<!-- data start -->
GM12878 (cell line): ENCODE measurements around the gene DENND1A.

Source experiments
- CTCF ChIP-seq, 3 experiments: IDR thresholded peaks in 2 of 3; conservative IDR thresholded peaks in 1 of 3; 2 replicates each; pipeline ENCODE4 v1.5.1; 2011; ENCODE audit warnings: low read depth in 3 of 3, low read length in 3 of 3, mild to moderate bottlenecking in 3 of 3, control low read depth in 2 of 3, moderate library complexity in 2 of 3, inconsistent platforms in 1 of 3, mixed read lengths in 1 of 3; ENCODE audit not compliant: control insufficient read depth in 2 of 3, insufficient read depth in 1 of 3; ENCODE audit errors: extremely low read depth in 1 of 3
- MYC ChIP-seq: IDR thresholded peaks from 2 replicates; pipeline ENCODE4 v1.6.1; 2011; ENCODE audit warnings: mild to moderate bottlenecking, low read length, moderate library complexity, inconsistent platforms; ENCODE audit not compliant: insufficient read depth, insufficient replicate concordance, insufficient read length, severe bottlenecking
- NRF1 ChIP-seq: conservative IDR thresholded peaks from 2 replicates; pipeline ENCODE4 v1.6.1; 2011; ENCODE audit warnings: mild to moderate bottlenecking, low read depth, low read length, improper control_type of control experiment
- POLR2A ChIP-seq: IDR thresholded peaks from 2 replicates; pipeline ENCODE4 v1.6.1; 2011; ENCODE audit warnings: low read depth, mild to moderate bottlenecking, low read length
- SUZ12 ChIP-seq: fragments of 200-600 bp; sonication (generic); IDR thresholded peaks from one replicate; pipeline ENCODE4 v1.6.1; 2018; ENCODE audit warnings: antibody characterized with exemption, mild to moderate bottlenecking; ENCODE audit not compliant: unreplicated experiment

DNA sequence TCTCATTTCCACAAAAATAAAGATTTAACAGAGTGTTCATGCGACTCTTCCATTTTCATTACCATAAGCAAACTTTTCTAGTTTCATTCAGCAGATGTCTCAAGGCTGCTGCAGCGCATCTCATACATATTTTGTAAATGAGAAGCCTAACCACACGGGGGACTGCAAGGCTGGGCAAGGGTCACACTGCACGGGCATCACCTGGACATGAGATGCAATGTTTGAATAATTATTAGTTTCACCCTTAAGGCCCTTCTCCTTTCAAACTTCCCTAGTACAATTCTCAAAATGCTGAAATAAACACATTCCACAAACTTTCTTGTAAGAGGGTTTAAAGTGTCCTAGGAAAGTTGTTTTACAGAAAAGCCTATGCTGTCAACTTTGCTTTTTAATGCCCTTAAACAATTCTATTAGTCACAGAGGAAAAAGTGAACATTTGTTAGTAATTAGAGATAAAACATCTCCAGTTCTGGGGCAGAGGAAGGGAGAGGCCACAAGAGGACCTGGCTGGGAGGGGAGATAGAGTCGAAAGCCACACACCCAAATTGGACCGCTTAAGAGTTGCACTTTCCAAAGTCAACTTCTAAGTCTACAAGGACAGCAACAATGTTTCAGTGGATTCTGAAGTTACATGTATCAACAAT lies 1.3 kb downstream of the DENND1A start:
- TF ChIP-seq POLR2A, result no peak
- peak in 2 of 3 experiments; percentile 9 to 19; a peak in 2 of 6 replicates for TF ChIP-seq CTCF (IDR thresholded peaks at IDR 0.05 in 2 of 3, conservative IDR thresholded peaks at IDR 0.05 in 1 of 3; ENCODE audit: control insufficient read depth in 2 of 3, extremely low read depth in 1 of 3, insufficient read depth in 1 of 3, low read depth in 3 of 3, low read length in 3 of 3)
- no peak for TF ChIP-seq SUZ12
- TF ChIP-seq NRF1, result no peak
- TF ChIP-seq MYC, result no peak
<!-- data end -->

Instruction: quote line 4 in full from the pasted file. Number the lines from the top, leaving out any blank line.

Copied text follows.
- MYC ChIP-seq: IDR thresholded peaks from 2 replicates; pipeline ENCODE4 v1.6.1; 2011; ENCODE audit warnings: mild to moderate bottlenecking, low read length, moderate library complexity, inconsistent platforms; ENCODE audit not compliant: insufficient read depth, insufficient replicate concordance, insufficient read length, severe bottlenecking